, Volume 373, Issue 1, pp 1-17
Date: 04 Apr 2006

Cardiovascular risk with cyclooxygenase inhibitors: general problem with substance specific differences?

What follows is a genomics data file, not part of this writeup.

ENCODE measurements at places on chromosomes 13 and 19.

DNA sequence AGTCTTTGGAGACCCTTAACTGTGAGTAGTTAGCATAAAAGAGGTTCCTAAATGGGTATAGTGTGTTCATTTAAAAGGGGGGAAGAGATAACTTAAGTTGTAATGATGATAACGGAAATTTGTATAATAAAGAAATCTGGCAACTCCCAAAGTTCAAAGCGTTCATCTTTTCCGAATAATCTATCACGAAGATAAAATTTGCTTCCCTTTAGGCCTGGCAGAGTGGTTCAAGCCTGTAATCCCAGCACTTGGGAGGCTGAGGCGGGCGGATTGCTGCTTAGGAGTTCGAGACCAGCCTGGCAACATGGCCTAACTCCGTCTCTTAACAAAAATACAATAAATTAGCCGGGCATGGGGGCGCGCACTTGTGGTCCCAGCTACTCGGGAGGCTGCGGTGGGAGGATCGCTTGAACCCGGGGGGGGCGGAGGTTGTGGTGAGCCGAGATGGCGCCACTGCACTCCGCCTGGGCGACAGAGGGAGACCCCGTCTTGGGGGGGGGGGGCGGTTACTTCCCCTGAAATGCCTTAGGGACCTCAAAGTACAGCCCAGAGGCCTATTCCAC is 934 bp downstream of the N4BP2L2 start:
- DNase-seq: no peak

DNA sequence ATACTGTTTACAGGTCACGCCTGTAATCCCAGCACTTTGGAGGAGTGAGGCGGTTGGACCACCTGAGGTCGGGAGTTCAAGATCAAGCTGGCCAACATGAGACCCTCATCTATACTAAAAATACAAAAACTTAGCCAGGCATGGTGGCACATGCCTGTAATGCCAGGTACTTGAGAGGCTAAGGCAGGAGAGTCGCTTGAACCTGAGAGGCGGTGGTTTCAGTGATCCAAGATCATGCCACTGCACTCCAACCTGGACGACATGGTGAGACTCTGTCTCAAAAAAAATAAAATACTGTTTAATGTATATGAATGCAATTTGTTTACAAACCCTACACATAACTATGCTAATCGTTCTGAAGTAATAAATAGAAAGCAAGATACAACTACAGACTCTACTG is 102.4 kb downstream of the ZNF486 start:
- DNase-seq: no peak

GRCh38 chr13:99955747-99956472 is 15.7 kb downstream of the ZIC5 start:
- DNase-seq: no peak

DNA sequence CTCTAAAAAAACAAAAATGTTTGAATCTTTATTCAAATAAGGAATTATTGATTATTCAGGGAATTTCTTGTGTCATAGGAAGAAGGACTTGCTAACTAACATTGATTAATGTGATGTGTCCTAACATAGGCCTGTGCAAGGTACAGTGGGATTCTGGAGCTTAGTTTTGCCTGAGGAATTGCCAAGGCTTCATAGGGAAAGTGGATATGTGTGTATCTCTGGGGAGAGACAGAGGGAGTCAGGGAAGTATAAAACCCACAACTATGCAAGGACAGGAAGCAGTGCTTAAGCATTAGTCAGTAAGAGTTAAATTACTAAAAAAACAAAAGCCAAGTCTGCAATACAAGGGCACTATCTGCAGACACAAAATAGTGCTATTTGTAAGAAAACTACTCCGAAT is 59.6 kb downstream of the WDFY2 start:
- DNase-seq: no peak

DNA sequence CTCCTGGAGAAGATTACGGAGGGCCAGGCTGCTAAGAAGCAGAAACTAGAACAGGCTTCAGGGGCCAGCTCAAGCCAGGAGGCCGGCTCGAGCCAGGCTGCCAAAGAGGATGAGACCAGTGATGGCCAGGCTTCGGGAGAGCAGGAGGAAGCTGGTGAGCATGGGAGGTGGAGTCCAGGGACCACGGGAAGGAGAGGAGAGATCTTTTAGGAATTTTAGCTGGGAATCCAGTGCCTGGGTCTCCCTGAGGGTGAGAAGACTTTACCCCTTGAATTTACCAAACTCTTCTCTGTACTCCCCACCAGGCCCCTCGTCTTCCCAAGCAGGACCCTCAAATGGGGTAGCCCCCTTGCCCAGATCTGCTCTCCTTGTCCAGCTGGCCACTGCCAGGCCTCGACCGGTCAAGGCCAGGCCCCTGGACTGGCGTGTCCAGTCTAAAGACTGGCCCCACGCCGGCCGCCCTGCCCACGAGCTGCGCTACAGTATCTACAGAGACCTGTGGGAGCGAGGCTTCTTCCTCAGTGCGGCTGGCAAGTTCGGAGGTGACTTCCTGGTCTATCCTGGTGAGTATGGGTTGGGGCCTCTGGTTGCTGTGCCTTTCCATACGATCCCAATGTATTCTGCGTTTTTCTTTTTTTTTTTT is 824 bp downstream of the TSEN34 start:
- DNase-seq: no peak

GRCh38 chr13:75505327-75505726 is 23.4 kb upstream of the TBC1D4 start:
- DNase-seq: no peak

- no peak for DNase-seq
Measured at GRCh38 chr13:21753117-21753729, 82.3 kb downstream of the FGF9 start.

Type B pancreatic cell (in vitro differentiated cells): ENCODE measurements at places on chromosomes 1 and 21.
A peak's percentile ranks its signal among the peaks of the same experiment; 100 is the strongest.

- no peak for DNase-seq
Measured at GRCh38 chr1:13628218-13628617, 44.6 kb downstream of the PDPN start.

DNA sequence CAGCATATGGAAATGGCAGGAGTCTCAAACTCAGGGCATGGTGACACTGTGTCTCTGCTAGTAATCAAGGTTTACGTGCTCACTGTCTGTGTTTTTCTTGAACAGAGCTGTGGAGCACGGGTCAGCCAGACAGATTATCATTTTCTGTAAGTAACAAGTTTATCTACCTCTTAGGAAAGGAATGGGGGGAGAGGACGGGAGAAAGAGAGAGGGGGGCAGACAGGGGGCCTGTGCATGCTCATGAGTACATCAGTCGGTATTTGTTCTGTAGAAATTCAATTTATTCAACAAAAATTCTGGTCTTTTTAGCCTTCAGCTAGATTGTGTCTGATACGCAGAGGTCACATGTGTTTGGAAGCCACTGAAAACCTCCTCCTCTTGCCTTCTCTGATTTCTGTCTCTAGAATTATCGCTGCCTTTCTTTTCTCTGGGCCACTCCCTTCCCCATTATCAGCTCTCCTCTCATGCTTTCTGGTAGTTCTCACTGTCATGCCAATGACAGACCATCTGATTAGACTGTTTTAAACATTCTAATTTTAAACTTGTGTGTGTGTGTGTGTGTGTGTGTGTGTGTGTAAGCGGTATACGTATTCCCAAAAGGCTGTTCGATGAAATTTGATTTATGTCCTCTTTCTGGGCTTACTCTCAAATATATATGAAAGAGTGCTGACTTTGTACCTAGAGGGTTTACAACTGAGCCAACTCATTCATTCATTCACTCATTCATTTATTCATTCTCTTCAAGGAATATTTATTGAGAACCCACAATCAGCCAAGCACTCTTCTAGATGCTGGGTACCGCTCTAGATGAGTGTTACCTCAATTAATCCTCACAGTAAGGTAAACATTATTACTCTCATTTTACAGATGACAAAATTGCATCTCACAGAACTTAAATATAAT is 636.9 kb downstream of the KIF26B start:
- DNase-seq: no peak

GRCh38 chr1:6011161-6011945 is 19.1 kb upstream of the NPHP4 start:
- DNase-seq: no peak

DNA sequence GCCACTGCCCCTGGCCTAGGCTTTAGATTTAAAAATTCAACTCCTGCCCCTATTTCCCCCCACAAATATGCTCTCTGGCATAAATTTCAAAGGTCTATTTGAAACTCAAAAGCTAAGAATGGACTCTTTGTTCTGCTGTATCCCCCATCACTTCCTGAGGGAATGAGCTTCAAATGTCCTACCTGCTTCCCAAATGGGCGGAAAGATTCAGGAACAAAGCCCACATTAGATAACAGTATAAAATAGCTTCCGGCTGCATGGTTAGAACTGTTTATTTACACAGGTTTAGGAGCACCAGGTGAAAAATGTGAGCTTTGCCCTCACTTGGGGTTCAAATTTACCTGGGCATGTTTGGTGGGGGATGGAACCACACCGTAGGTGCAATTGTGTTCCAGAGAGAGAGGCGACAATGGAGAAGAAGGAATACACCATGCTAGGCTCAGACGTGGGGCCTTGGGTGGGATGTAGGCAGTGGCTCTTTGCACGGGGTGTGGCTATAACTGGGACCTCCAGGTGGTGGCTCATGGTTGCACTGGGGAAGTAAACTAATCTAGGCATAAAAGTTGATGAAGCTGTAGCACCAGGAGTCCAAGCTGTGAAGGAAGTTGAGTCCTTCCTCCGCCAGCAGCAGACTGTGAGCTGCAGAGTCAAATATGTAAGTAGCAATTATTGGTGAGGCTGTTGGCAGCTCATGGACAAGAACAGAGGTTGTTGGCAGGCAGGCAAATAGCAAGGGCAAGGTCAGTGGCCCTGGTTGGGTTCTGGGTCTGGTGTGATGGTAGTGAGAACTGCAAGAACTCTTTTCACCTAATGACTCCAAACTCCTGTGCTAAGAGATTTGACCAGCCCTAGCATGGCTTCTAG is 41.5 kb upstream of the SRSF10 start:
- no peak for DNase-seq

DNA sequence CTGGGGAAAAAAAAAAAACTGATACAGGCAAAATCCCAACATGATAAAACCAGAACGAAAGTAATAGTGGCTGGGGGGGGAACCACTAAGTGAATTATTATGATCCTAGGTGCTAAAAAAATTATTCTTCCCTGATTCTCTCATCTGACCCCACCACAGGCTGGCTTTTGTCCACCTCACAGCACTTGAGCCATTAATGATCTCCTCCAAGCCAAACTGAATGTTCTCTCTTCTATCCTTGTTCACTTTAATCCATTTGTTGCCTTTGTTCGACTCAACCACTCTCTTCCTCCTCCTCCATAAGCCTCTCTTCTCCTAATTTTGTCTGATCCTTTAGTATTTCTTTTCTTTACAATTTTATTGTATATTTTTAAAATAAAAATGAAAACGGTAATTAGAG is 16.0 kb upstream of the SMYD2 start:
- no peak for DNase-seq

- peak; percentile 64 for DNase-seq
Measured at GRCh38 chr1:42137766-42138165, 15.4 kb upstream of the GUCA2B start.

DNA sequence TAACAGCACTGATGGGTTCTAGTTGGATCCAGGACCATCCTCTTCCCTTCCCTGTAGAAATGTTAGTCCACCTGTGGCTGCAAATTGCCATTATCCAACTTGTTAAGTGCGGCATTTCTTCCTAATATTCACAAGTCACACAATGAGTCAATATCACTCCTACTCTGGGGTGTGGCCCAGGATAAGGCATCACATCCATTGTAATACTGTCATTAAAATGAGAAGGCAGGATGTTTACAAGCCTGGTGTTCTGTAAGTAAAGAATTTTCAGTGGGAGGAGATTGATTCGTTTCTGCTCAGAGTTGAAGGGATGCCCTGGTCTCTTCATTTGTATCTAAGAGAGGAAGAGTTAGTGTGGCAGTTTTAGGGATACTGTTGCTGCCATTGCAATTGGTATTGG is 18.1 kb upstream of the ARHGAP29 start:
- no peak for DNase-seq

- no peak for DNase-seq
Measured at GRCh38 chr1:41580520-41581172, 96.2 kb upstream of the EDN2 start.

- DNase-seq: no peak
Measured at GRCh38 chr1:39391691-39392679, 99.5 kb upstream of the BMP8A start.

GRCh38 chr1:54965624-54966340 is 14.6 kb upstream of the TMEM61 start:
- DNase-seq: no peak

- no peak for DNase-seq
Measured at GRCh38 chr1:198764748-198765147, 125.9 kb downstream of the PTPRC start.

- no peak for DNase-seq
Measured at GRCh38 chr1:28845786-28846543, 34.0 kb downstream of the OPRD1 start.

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Randomised clinical trials and observational studies have shown an increased risk of myocardial infarction, stroke, hypertension and heart failure during treatment with cyclooxygenase inhibitors. Adverse cardiovascular effects occurred mainly, but not exclusively, in patients with concomitant risk factors. Cyclooxygenase inhibitors cause complex changes in renal, vascular and cardiac prostanoid profiles thereby increasing vascular resistance and fluid retention. The incidence of cardiovascular adverse events tends to increase with the daily dose and total exposure time. A comparison of individual selective and unselective cyclooxygenase inhibitors suggests substance-specific differences, which may depend on differences in pharmacokinetic parameters or inhibitory potency and may be contributed by prostaglandin-independent effects. Diagnostic markers such as N-terminal pro brain natriuretic peptide (NT-proBNP) or high-sensitive C-reactive protein might help in the early identification of patients at risk, thus avoiding the occurrence of serious cardiovascular toxicity.